Wednesday, March 7, 2012

Tabs from a 60° March Day

All of these tabs are from yesterday. It was a busy evening, reading all of this, let me tell you. I didn't even get a chance to go outside when it hit 60, although it seemed like 60 when it was 57, so I guess I didn't miss much.


It's hard to believe, but David Wong of Cracked (of all places!) has written the definitive essay -- punctuated by rambunctious photo/caption combos -- explaining why those of us who are better off didn't get that way on our own. Yes, even the 1%. Now I have to read every day. Jeez, thanks a lot, David.

Photo of wealthy-looking people laughing with champagne glasses and caption At the best parties, the words social mobility are the only punchline you need


"And she goes --" , "So I go --," "And then she went" ... Guess what? Those alternates for says, say, and said are a lot older than you'd think, and that usage may have a different meaning than plain old say/said.


A fine piece of journalism about the little-heralded Supreme Court case, Lawrence v. Texas, which finally struck down sodomy laws throughout the U.S. in 2003. The defendants were far from perfect, from the point of view of legal activists -- and worst of all, they weren't even guilty of the crime they were charged with.


You know how Fox News has been going wild about Obama causing the recent increase in gas prices? Here's what Fox News had to say about gas prices back in 2008 when the president belonged to that party whose name begins with R. Both sides should declare a moratorium on trying to use this issue to score points with voters.


The economic impact of the Pill (over the past 50 years) was written up in the New York Times. "...a number of studies have shown that by allowing women to delay marriage and childbearing, the pill has also helped them invest in their skills and education, join the work force in greater numbers, move into higher-status and better-paying professions and make more money over all."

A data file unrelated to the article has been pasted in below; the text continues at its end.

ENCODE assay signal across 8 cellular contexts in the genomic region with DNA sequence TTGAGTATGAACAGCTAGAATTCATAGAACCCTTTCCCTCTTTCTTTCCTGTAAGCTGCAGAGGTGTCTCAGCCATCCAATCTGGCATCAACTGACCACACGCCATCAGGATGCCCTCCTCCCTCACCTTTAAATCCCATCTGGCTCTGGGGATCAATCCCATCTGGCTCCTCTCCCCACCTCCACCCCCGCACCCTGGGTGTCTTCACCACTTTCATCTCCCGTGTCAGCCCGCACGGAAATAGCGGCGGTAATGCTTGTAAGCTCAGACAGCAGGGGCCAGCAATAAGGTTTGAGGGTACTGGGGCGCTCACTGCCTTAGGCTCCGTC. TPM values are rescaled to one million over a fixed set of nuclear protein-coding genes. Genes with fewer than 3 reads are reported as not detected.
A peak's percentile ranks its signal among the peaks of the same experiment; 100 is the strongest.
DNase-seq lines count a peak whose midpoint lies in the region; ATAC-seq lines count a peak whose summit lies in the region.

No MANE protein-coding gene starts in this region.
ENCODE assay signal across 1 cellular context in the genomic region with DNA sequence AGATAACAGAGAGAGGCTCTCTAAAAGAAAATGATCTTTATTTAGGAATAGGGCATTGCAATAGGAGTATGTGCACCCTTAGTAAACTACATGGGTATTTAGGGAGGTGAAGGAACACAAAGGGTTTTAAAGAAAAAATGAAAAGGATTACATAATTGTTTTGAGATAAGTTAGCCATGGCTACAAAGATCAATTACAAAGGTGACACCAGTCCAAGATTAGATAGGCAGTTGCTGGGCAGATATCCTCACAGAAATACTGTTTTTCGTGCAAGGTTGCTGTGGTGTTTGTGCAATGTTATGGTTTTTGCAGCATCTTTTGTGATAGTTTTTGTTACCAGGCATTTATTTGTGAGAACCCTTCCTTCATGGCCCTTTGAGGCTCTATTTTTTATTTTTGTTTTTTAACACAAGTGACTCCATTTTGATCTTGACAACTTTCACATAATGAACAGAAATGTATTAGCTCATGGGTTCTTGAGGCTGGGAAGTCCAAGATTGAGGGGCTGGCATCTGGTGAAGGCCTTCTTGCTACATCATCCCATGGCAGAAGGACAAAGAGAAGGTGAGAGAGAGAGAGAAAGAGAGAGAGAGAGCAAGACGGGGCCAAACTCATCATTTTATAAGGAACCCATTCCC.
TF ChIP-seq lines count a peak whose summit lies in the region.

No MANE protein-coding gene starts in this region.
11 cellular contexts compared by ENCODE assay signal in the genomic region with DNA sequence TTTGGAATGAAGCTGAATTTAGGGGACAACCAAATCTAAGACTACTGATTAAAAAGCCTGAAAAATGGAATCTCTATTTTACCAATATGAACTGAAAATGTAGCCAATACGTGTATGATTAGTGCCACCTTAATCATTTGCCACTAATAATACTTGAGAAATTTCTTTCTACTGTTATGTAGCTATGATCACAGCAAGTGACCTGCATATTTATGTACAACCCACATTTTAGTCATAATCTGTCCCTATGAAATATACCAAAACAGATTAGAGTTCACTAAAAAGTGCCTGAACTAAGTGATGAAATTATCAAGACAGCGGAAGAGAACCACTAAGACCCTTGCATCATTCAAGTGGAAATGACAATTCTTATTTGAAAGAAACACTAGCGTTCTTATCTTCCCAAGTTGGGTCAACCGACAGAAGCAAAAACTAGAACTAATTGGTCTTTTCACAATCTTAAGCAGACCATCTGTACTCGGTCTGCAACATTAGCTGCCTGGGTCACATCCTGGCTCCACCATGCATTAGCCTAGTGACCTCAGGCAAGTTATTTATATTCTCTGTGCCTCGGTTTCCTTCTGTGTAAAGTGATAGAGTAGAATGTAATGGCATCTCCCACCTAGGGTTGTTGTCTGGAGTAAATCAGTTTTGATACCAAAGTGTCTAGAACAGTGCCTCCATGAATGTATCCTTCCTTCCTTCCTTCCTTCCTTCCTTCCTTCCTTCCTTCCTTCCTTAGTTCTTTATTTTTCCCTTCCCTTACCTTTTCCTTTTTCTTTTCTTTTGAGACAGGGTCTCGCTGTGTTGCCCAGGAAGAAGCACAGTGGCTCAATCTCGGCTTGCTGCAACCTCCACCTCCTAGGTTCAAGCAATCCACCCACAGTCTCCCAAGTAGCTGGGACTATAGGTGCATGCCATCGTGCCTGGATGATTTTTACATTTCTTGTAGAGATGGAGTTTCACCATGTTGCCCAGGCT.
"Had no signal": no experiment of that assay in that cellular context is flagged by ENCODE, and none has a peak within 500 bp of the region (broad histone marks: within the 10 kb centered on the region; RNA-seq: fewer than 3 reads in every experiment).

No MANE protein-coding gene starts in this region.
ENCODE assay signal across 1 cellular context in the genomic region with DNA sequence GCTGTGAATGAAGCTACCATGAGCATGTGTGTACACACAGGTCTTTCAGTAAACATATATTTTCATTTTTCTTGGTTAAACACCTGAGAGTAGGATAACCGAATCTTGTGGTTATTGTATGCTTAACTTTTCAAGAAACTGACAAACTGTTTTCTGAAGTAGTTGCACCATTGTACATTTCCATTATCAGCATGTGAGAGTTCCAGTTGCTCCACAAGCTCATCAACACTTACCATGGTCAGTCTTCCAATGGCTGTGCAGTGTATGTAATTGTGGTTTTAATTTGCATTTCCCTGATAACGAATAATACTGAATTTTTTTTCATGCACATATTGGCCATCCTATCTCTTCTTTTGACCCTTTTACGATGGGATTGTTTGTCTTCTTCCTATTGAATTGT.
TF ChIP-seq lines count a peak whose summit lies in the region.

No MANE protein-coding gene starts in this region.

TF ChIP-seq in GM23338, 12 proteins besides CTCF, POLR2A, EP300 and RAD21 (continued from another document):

More Jonah Lehrer goodness from Wired, this time on why some people learn faster or better than others.


The huge release of test data within New York City schools, purporting to show which teachers are most and least effective, despite margins of error between 30 and 50 percent, had one upside: It allowed blogger Gary Rubenstein to analyze the 4th grade scores of kids in charter schools vs. the public schools. His finding: students at charter schools are not the kids who need help the most. Instead, they're at the middle of the pack. The kids in the deepest holes are in the public schools, left behind by charters who don't want them.

1 comment:

Nancy/BLissed-Out Grandma said...

In other words, the Pill enabled Uppity Women to take control of their lives, pursue goals, compete with men in the workplace, gain power and wealth, and sometimes pay much less attention to household tasks than in the old days...strong reasons for certain parties to want to make that nasty old Pill disappear forever.